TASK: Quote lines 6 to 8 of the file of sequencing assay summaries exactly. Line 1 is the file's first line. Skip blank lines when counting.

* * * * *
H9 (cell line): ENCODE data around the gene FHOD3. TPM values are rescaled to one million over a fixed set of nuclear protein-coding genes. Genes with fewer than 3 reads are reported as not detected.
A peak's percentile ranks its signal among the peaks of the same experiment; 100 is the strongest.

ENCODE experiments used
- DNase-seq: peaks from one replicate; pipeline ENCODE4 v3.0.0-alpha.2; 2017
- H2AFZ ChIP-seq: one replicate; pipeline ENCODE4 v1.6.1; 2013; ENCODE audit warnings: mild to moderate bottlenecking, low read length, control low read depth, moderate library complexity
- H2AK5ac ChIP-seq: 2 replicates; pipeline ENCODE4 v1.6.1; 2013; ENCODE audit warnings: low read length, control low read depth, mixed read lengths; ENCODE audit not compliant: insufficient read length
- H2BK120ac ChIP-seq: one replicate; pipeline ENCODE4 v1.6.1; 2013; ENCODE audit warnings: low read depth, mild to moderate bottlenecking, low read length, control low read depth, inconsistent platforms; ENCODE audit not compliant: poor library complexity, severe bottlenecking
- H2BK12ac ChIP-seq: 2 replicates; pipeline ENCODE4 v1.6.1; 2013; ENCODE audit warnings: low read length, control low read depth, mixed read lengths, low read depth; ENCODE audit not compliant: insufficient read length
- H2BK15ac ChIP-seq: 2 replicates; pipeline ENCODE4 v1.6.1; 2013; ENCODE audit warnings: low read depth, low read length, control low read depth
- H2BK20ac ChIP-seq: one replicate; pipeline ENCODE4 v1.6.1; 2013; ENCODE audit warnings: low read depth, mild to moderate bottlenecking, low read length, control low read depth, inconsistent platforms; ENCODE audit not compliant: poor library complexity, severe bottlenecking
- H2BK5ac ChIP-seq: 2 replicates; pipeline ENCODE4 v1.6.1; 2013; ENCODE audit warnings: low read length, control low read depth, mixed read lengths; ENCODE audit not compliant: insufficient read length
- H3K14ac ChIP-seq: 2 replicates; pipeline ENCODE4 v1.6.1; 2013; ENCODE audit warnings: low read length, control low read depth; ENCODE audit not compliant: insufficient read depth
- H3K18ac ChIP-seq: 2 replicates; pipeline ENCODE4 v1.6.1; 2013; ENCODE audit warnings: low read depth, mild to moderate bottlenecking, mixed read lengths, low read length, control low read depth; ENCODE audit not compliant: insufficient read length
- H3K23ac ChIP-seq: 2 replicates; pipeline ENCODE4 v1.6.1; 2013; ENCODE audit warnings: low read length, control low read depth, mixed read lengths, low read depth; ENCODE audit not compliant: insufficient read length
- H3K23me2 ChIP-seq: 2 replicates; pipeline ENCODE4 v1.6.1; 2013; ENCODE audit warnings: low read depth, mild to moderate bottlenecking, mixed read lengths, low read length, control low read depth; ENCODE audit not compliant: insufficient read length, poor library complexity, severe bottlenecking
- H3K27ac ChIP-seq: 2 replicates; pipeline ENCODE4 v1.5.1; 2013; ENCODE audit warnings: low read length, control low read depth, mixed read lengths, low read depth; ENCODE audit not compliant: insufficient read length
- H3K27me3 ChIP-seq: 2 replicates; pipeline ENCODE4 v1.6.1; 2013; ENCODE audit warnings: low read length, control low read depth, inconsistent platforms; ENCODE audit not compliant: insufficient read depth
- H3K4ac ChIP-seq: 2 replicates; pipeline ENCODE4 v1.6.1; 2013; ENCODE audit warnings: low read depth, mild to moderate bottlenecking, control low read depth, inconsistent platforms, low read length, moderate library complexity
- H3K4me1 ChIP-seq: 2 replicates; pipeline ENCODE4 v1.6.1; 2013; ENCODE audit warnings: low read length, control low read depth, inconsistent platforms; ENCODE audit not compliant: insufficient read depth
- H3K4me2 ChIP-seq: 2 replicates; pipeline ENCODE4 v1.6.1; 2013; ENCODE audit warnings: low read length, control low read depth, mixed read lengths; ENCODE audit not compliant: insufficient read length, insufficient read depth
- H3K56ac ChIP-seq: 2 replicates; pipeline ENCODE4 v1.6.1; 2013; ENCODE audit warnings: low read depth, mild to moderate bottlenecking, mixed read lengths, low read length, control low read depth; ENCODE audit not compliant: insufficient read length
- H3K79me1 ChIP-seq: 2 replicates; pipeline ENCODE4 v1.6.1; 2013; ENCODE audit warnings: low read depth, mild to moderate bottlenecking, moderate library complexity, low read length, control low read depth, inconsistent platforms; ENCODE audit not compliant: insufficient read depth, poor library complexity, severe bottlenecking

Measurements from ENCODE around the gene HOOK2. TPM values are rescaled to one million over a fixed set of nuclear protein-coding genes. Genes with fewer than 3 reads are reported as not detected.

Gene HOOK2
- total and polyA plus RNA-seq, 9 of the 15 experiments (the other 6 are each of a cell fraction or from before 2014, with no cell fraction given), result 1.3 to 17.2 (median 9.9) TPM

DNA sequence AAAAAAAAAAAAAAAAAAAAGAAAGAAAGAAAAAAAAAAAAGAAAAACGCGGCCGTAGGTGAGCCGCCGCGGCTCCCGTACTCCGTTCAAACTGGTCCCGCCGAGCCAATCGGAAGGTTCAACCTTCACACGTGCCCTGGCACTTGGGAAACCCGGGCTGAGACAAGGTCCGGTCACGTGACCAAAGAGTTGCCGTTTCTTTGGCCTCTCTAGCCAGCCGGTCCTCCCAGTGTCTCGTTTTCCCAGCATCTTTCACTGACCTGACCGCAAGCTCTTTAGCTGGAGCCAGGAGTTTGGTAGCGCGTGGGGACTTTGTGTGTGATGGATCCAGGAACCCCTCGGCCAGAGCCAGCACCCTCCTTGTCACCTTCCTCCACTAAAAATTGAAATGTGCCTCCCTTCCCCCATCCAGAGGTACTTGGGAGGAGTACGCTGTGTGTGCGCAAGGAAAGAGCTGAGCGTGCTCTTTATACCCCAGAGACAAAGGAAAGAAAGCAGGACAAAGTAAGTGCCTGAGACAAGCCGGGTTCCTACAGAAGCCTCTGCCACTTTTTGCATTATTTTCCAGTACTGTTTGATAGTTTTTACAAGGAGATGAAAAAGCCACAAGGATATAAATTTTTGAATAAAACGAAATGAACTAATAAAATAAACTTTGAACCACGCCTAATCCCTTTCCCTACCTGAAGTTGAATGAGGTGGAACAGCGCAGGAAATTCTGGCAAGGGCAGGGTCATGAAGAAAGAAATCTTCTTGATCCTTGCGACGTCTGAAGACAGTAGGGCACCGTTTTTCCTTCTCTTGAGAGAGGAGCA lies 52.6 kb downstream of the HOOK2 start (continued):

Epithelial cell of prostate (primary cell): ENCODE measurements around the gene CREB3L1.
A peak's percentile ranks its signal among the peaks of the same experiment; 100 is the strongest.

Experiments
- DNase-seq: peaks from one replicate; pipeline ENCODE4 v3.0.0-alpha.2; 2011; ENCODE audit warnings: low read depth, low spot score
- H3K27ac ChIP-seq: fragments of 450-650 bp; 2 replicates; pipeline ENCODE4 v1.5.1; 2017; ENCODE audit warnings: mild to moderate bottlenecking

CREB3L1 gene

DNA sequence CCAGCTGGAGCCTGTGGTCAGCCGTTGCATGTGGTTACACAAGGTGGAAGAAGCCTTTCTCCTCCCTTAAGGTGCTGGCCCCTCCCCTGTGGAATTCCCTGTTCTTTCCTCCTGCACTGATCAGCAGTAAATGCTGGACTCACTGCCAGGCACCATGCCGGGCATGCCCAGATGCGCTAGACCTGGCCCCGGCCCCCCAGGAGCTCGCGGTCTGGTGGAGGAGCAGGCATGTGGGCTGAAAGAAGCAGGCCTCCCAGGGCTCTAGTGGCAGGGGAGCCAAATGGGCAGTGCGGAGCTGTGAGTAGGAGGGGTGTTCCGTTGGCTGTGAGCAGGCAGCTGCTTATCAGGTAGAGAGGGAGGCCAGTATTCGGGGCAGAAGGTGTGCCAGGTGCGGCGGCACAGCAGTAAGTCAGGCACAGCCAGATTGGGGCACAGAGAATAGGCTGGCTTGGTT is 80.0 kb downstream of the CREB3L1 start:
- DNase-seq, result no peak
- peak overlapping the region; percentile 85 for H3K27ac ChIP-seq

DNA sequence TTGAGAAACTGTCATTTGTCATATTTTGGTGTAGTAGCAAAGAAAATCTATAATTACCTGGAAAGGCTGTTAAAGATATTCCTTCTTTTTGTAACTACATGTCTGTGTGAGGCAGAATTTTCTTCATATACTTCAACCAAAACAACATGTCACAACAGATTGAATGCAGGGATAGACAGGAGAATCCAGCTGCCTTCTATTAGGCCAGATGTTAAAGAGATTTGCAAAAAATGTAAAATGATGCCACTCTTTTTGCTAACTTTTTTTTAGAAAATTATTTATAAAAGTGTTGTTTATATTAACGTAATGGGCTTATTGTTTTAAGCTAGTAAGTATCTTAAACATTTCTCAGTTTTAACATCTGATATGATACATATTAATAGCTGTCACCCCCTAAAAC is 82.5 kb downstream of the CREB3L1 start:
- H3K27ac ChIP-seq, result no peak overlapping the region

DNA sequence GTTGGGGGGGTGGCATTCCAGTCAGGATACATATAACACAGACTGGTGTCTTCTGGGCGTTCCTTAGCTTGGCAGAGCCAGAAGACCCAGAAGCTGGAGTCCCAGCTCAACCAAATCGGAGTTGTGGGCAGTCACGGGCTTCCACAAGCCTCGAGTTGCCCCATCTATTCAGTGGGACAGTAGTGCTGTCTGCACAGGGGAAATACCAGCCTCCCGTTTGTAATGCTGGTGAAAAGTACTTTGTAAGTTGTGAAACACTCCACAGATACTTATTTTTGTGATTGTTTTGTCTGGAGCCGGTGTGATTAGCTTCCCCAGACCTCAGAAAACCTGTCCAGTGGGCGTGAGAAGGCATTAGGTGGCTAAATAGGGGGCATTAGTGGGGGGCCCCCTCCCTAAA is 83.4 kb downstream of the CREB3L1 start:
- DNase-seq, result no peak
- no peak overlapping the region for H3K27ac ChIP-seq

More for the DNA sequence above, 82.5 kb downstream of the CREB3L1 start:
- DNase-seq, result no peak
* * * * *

- H2AK5ac ChIP-seq: 2 replicates; pipeline ENCODE4 v1.6.1; 2013; ENCODE audit warnings: low read length, control low read depth, mixed read lengths; ENCODE audit not compliant: insufficient read length
- H2BK120ac ChIP-seq: one replicate; pipeline ENCODE4 v1.6.1; 2013; ENCODE audit warnings: low read depth, mild to moderate bottlenecking, low read length, control low read depth, inconsistent platforms; ENCODE audit not compliant: poor library complexity, severe bottlenecking
- H2BK12ac ChIP-seq: 2 replicates; pipeline ENCODE4 v1.6.1; 2013; ENCODE audit warnings: low read length, control low read depth, mixed read lengths, low read depth; ENCODE audit not compliant: insufficient read length